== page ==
Thanks, Beryl Lieff Benderly, for her article on the erroneous notion that the US suffers a shortage of STEM workers (“It doesn’t add up,” CJR, May/June). I have worked in IT for nearly 40 years, and although I’m nearing retirement, I keep fighting the guest-worker program (H1-B) with my senator and congressman. Our government is allowing corporations to fill challenging jobs with cheap labor. The guest-worker program was designed to bring over from other countries their “best and brightest”; instead, we are bringing over sub-par workers at a discount. There is no shortage of qualified college grads, and we should put them to work before resorting to hiring guest workers. Unfortunately, my argument keeps falling on deaf ears.
Comment posted on CJR.org
Congratulations again to Beryl Benderly on another terrific piece that exposes the obvious truth, when most of the press is mesmerized by PR nonsense from the tech giants.
New York, NY
I’m not in the STEM field, so I really appreciate Beryl Benderly’s careful marshaling of the facts and avoidance of inflammatory remarks or exaggeration. Her article is a valuable contribution toward understanding an issue of major importance for stem professionals and for our country.
George A. Goldberg
Santa Monica, CA
The majority of our engineers beyond their mid-40s are now either unemployed or underemployed. Half of our nation’s graduates with STEM degrees are unable to find work in STEM fields. Yet 30 to 50 percent of all new IT jobs go to foreigners on temporary US work visas.
These facts are well known in corporate boardrooms. But cheap labor has been a boon to their profits (at a six-decade high and massively profitable to foreign interests—the top 10 users are off-source, outsourcing companies with six headquartered in India).
Tens of thousands have written their representatives; many have testified; and every unbiased study has proven that corporate claims of “skilled labor shortage” are a lie; and that there is indeed an abundance of Americans with every bit of smarts, skills, and education to fill any and all job openings.
Over-50, unemployed engineer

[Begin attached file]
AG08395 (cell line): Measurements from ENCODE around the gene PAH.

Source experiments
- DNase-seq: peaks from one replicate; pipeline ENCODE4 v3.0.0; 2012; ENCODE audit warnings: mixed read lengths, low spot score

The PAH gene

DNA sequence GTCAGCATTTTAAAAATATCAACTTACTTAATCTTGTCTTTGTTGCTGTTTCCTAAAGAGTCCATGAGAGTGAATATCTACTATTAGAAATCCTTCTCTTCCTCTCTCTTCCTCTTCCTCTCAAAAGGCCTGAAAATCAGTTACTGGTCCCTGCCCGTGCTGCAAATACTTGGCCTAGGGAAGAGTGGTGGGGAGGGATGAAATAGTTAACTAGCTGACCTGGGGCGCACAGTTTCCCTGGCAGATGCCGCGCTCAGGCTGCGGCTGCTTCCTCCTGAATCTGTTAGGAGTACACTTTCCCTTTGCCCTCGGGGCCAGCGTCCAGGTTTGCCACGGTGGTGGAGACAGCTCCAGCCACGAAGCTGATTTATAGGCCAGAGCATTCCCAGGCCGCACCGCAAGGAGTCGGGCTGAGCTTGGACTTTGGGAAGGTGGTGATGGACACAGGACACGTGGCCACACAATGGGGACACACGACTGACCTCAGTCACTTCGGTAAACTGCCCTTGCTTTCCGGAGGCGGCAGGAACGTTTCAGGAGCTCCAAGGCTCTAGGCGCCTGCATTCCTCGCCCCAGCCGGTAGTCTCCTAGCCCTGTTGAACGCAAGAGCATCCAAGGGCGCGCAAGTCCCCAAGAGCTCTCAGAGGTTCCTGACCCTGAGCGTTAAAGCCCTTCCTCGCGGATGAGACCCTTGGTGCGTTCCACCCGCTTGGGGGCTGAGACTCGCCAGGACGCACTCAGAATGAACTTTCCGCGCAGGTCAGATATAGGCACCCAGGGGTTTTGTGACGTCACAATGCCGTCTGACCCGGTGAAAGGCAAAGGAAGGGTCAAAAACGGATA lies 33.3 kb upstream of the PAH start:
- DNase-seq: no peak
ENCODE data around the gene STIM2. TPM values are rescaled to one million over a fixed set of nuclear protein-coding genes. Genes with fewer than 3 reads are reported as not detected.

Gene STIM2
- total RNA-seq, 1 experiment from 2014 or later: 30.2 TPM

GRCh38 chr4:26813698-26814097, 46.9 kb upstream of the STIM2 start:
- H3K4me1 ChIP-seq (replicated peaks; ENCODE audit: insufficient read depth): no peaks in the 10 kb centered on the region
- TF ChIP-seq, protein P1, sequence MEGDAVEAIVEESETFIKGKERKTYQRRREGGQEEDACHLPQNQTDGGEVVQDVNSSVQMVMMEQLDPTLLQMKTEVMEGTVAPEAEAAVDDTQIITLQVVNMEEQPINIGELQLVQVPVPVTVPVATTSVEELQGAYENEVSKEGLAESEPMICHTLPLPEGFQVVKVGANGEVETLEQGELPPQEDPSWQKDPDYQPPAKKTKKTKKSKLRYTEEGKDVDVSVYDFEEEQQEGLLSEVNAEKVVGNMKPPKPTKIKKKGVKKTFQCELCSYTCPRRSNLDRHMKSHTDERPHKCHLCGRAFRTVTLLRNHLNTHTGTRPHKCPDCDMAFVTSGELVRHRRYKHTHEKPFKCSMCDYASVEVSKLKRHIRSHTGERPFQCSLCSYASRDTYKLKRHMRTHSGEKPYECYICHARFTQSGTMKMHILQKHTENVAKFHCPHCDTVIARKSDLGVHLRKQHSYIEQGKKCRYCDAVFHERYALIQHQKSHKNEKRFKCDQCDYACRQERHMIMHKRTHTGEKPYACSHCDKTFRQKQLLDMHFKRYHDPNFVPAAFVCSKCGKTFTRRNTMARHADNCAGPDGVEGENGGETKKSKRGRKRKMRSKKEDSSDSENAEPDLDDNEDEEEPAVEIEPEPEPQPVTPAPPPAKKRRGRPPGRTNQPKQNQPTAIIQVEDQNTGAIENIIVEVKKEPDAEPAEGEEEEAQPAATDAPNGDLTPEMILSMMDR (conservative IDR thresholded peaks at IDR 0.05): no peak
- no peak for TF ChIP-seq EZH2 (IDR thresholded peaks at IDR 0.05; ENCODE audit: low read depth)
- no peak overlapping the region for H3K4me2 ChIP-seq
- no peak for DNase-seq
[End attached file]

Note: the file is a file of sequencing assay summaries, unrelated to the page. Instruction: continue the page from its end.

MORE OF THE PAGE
In “The back page” by Jeffrey Robinson (CJR, May/June), we had it wrong: Murray Weiss didn’t begin his career at the International Herald Tribune, but at the New York Herald Tribune. And in “Streams of consciousness” by Ben Adler (CJR, May/June), ABC News is a client of Storyful, not NBC News.
Notes from our online readers
In early June, CJR science news reporter Curtis Brainard wrote a piece that praised Discover Magazine blogger Keith Kloor for forging a beat out of noting when media publish work that misleadingly calls genetically modified food dangerous. Some GMOs, Brainard said, have been deemed safe by the likes of the World Health Organization. “The media have stoked irrational distrust of science in many fields over the years, from vaccines to climate change,” Brainard wrote. “But today, such fear-mongering is most evident in the coverage of genetically modified foods, with many journalists turning people against them.” He lauded Kloor for pieces about The New York Times, CNN, Reuters, and The Guardian. Readers responded:
I’m glad to have someone taking a harder look at this topic. But I wish there were more people doing it regularly. Plant-science facts are as important as climate-science facts as far as I’m concerned, but get a lot less ink (or electrons, I suppose). —Mary
Kloor is not interested in the science or journalism on the issue of GMOs. He consistently pollutes the Internet with false, misleading, and biased information from biased sources. In the past year, he hasn’t published a single article representing the public-health community and public-health concerns of this technology. Instead, he consistently gives the microphone to industrial PR reps of agricultural interests and other junk scientists advocating for industrial GMOs. If Kloor is your idea of good science journalism, you are supportive of blatantly biased journalism, corruption of the media with marketing propaganda, and censorship. —dogctor
Your assessment of Kloor is right on. He plays a vital role in calling other journalists to task when they focus their coverage on a tiny fraction of fringe scientists, rather than the scientific mainstream and vast majority of scientific research which finds currently approved GMOs safe. We should all hope for better journalism that captures the state of scientific debates (including the weight of evidence on each side) rather than amplifying scary yet discredited findings. —Ramez Naam